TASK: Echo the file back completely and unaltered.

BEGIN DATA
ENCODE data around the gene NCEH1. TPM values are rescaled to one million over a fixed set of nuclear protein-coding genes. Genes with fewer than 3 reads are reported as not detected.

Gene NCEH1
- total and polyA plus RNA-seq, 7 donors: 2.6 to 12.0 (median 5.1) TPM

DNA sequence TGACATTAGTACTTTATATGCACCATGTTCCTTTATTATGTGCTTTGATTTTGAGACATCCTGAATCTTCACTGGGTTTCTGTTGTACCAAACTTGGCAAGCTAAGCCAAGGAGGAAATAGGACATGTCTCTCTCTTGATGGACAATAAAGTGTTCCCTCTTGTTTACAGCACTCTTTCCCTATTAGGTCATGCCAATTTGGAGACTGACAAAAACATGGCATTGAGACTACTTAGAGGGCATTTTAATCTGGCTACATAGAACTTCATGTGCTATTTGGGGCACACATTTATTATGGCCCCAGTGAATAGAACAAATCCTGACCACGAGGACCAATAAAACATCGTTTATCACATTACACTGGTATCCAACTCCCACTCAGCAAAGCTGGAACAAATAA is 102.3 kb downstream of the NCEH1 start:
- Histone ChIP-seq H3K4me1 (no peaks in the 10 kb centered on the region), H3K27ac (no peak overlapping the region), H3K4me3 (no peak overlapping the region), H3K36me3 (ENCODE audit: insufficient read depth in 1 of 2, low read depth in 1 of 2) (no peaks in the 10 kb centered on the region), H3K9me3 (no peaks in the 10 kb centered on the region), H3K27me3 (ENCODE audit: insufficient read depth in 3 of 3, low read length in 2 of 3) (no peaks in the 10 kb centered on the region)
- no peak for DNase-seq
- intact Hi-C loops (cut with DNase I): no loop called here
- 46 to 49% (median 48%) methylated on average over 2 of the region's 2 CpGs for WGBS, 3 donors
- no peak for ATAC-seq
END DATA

ENCODE data around the gene NCEH1. TPM values are rescaled to one million over a fixed set of nuclear protein-coding genes. Genes with fewer than 3 reads are reported as not detected.

Gene NCEH1
- total and polyA plus RNA-seq, 7 donors: 2.6 to 12.0 (median 5.1) TPM

DNA sequence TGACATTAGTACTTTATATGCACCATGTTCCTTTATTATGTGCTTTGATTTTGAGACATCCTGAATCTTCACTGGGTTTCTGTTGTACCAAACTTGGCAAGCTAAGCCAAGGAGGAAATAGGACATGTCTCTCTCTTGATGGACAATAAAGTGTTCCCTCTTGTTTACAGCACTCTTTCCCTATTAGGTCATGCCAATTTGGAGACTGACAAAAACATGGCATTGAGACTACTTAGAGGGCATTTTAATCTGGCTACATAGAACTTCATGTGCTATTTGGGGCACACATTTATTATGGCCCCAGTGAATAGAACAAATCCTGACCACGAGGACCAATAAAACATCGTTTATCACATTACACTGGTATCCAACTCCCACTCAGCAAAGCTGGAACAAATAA is 102.3 kb downstream of the NCEH1 start:
- Histone ChIP-seq H3K4me1 (no peaks in the 10 kb centered on the region), H3K27ac (no peak overlapping the region), H3K4me3 (no peak overlapping the region), H3K36me3 (ENCODE audit: insufficient read depth in 1 of 2, low read depth in 1 of 2) (no peaks in the 10 kb centered on the region), H3K9me3 (no peaks in the 10 kb centered on the region), H3K27me3 (ENCODE audit: insufficient read depth in 3 of 3, low read length in 2 of 3) (no peaks in the 10 kb centered on the region)
- no peak for DNase-seq
- intact Hi-C loops (cut with DNase I): no loop called here
- 46 to 49% (median 48%) methylated on average over 2 of the region's 2 CpGs for WGBS, 3 donors
- no peak for ATAC-seq